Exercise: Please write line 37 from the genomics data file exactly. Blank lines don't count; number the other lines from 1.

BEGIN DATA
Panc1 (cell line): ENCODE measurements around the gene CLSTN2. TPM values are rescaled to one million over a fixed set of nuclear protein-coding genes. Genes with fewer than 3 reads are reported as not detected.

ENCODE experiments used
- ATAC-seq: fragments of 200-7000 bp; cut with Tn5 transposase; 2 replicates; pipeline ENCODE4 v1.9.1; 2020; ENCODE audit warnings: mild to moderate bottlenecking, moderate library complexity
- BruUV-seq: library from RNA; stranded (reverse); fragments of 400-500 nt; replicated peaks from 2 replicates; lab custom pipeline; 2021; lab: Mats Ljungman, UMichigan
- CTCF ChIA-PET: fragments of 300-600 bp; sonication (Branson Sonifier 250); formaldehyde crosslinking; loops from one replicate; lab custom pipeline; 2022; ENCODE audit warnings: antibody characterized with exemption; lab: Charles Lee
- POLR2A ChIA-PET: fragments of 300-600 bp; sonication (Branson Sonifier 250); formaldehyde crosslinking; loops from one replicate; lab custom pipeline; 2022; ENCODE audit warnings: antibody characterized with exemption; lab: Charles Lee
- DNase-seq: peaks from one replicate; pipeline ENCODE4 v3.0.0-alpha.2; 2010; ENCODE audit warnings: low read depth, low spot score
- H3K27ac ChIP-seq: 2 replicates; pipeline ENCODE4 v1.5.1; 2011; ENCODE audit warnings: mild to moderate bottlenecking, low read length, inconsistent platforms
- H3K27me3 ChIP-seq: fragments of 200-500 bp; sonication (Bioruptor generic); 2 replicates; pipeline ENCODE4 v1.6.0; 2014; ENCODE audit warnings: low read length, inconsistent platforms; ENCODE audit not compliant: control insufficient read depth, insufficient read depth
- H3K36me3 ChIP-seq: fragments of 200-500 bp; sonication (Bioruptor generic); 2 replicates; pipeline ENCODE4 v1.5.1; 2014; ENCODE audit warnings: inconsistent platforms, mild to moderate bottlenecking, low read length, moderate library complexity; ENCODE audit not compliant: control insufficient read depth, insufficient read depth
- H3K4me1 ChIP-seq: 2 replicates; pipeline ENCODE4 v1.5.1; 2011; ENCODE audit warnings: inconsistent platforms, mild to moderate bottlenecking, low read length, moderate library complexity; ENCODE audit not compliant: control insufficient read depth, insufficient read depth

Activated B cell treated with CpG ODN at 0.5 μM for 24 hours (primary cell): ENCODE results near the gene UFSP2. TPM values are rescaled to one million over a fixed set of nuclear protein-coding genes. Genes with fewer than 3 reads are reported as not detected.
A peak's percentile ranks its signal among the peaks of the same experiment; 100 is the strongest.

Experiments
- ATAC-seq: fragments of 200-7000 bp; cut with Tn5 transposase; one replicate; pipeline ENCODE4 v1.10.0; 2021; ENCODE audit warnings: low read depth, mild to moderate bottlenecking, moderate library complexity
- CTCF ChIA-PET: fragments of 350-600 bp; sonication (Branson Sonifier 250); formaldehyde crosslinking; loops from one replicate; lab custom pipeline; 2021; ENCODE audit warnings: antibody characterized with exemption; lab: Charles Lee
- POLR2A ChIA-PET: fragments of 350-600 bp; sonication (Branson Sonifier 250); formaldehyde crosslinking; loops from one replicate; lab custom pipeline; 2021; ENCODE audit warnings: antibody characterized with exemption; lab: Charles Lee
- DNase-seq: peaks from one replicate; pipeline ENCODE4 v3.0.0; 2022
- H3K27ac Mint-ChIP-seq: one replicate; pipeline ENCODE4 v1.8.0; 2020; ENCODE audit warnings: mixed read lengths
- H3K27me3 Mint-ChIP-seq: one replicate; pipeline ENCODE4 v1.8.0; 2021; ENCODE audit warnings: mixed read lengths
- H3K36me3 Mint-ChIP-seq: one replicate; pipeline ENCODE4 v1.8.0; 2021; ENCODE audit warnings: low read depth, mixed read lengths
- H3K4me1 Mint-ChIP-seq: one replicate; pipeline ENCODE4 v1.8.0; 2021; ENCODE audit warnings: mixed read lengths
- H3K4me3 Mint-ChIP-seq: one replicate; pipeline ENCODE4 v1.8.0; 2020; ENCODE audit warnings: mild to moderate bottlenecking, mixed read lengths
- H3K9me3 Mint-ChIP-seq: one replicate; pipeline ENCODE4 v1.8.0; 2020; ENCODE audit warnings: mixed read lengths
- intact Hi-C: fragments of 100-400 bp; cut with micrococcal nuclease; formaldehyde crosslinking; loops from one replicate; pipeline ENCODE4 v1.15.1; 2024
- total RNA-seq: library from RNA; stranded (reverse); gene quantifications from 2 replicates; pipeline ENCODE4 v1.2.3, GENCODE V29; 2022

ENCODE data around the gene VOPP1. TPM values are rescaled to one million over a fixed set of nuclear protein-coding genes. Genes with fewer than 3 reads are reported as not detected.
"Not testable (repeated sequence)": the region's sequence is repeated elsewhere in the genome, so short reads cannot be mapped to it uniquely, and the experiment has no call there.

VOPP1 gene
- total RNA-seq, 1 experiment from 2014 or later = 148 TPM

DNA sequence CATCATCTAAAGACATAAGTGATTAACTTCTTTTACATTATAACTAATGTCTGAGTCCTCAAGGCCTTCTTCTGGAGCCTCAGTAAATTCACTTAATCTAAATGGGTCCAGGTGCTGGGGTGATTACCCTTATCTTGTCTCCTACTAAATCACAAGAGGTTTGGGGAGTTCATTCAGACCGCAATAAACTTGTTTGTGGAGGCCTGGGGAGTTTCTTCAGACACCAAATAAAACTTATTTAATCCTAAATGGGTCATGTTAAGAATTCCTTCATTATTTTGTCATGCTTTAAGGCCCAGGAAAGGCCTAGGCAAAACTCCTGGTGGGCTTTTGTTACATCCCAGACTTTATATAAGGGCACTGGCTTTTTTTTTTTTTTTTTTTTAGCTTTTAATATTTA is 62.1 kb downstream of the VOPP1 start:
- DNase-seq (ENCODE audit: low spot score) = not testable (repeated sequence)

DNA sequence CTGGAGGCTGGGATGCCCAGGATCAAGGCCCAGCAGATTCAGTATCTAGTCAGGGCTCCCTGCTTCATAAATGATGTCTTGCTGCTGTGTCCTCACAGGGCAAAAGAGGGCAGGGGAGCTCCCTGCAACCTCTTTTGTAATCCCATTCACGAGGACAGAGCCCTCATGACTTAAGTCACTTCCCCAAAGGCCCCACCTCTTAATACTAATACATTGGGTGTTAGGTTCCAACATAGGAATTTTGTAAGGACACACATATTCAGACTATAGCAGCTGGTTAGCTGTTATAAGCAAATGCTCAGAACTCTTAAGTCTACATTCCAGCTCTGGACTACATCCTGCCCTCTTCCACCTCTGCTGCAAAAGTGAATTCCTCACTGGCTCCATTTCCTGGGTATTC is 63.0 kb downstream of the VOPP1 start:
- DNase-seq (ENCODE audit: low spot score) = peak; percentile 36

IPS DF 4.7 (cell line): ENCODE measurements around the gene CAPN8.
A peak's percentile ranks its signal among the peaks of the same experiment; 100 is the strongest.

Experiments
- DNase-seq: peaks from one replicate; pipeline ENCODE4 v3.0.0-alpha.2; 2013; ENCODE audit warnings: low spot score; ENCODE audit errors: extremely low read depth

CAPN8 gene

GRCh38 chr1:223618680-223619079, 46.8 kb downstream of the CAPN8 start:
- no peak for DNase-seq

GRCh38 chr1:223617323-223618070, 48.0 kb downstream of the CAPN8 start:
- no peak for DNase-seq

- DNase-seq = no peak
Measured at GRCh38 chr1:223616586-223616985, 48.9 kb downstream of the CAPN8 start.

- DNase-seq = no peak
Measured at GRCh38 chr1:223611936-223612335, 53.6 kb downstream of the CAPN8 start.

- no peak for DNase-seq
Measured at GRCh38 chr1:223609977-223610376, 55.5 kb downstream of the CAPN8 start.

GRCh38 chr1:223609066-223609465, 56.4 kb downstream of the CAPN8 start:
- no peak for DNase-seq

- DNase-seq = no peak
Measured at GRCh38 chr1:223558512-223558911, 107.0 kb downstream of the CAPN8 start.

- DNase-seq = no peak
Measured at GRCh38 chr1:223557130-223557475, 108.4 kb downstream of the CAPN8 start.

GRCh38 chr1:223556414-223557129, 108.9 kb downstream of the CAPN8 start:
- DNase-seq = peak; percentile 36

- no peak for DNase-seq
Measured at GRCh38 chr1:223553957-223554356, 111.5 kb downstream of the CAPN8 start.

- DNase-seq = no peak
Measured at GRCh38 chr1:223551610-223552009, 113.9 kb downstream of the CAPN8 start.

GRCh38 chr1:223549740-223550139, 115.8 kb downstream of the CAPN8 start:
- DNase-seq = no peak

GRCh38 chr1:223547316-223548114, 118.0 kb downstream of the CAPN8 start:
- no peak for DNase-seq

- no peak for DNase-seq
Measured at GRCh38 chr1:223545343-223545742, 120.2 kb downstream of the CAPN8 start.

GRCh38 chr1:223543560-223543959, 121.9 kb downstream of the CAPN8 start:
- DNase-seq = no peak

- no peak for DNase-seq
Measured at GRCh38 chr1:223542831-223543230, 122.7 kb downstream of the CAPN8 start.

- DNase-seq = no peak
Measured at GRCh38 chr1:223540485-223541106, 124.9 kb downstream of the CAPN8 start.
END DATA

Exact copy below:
Experiments